Mutex vs Semaphore Using a Gas Station Bathroom Analogy

gas_station_bathroom_key

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In this post, I will discuss the difference between a mutex and a semaphore using a gas station bathroom analogy.


What is a Mutex?

A mutex (mutual exclusion object) grants exclusive access to shared data or computer hardware. It is like a bathroom key at a gas station. If you have the key, nobody else can enter the bathroom while you are using it. Only one person (task) can use the bathroom (shared resource) at a time.

If a person (task) wants to use the bathroom, he or she must first get the bathroom key (mutex) since there is only one copy. The gas station owner (operating system) is responsible for managing the bathroom key (mutex).

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What is a Semaphore?

Continuing from our example in the previous section, imagine that there are two bathrooms (shared resources) instead of one. Also there are two bathroom keys instead of one. Since bathroom entry is no longer exclusive, this is not a mutex scenario. Instead, the keys are called semaphores.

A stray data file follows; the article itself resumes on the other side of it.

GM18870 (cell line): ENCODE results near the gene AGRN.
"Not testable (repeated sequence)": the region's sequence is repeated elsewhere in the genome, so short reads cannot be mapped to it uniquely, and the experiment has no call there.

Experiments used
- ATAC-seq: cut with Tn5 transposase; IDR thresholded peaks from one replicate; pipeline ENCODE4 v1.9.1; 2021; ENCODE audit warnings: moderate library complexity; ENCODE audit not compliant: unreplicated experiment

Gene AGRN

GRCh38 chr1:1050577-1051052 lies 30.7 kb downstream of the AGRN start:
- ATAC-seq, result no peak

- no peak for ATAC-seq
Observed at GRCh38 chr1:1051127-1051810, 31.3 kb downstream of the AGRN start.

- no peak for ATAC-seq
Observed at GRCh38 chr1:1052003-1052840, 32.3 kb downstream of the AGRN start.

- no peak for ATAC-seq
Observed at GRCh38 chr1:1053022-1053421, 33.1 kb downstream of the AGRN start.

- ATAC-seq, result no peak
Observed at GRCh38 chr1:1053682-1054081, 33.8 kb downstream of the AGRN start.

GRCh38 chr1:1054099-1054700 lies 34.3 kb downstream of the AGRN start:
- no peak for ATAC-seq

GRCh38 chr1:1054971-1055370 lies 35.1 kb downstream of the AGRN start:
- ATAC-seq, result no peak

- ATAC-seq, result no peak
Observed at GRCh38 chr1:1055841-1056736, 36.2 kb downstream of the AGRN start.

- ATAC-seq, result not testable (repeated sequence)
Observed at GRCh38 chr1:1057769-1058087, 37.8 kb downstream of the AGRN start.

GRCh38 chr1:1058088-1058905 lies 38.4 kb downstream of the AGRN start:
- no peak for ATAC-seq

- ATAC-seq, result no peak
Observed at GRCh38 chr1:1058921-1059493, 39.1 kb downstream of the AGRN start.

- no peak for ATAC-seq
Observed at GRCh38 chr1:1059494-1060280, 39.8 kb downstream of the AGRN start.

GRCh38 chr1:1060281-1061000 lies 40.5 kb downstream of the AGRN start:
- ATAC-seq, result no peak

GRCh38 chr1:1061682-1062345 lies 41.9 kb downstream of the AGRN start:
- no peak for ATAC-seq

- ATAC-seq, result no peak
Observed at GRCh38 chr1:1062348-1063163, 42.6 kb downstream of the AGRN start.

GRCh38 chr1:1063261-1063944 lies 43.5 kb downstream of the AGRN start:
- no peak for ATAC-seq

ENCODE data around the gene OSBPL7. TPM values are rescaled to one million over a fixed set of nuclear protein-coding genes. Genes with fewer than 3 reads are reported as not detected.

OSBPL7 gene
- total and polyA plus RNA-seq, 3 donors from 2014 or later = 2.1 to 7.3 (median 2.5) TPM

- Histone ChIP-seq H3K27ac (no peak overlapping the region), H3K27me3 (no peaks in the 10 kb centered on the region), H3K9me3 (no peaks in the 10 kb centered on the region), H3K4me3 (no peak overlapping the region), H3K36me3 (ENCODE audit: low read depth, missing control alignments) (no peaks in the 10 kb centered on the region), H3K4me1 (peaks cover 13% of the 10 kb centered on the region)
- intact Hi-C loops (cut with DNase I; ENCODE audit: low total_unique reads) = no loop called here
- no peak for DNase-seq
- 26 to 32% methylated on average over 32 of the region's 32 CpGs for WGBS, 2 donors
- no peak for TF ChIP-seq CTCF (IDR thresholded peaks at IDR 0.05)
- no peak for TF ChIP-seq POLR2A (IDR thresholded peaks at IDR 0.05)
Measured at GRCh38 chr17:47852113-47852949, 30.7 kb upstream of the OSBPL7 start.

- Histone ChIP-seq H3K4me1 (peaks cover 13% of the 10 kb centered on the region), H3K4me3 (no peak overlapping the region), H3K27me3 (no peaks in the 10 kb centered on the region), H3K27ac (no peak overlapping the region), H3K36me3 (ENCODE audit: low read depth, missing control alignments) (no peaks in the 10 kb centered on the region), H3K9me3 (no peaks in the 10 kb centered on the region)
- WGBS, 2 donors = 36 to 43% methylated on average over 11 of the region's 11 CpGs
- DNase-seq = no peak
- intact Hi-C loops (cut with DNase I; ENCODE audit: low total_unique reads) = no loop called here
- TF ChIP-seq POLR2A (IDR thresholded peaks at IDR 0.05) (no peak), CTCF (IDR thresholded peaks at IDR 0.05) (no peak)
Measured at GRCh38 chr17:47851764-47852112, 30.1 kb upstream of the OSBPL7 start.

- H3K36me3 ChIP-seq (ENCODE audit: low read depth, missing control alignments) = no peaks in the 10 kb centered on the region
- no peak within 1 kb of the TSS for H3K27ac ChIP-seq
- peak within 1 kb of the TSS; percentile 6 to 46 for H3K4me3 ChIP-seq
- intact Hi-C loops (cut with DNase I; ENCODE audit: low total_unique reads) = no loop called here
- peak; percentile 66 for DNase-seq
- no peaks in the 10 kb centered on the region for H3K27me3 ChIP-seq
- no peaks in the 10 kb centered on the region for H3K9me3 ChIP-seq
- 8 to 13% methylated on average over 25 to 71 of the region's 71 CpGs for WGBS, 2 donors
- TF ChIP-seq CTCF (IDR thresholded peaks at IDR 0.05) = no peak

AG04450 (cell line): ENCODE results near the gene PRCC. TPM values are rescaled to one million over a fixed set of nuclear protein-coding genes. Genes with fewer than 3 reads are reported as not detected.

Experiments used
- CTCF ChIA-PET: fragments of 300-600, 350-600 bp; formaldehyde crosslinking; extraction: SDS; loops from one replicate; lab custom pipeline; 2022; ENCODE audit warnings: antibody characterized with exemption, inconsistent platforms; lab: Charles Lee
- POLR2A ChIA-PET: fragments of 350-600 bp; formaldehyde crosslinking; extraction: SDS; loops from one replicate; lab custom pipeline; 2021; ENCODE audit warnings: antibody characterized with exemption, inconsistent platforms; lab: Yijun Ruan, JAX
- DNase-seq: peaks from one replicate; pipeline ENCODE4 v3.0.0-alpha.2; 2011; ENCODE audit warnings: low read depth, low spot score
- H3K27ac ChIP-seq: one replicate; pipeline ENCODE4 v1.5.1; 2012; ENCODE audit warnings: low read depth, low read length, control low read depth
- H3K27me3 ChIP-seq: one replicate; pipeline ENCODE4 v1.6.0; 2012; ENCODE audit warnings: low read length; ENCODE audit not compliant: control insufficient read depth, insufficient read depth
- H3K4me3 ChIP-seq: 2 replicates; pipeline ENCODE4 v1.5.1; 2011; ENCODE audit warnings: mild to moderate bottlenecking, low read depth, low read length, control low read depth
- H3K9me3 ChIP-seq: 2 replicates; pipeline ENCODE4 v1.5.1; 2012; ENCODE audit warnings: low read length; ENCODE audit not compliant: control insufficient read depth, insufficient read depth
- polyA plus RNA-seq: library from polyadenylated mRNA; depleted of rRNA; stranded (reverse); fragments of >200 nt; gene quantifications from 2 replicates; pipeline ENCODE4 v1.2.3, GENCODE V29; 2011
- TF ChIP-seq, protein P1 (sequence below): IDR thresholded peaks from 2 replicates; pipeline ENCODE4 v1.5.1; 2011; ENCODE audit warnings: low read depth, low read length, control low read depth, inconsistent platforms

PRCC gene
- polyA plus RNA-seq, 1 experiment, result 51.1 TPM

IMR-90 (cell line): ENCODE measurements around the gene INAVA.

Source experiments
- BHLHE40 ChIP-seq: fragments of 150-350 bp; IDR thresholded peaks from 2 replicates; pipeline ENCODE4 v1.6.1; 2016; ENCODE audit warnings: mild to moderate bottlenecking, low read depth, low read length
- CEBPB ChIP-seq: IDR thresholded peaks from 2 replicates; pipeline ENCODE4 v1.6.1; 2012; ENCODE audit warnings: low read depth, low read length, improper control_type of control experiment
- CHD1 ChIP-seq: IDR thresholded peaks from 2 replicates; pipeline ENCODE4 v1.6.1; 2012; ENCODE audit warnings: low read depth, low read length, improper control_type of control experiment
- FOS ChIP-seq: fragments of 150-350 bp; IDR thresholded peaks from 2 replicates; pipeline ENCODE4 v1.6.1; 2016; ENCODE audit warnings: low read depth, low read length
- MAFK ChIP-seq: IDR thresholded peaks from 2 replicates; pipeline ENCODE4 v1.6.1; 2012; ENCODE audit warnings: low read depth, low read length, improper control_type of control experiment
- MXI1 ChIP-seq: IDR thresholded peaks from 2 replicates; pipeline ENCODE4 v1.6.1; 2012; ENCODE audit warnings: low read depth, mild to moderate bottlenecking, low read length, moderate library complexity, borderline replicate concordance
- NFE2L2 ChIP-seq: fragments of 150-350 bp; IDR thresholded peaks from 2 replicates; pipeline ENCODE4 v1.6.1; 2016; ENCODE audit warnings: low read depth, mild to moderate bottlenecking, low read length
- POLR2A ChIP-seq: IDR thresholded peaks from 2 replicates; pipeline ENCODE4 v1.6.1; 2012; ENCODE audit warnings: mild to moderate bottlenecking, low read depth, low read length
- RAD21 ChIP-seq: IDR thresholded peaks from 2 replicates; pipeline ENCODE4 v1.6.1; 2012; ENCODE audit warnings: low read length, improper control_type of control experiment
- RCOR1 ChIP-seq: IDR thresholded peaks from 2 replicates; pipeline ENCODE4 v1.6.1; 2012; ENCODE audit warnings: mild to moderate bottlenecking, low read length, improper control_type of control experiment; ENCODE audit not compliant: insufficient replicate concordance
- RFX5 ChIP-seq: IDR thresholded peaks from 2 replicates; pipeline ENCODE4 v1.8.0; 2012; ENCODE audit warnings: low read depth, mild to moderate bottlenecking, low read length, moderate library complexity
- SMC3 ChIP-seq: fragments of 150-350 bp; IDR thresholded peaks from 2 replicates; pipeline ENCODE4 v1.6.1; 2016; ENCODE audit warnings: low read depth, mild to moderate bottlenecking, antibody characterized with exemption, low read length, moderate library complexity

A semaphore enables two or more (two in this example) tasks (people) to use a shared resource (gas station bathroom) simultaneously.

  • If two keys (semaphores) are available, the value of the semaphore is 2.
  • If one key is available, the value of the semaphore is 1.
  • If no keys are available, that means that two tasks (people) are currently working (in the bathroom). The value of the semaphore is 0. The next task (person) must wait until a semaphore becomes available (i.e. a task finishes, and the semaphore is incremented by 1).

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What Technique of Protecting Shared Data Requires Less Overhead?

Answer: Semaphore

Overhead includes things like memory, bandwidth, and task execution time. If tasks are able to work on different copies of shared data, each individual task will undoubtedly perform its function with less overhead. There is no waiting in line or waiting for a semaphore to be released.

However, the operating system (gas station owner) will have more overhead. It will spend a lot of resources having to manage the different copies of data. In addition, relative to a mutex implementation, copying data and enabling concurrent processing of that data will require more memory and processing power.

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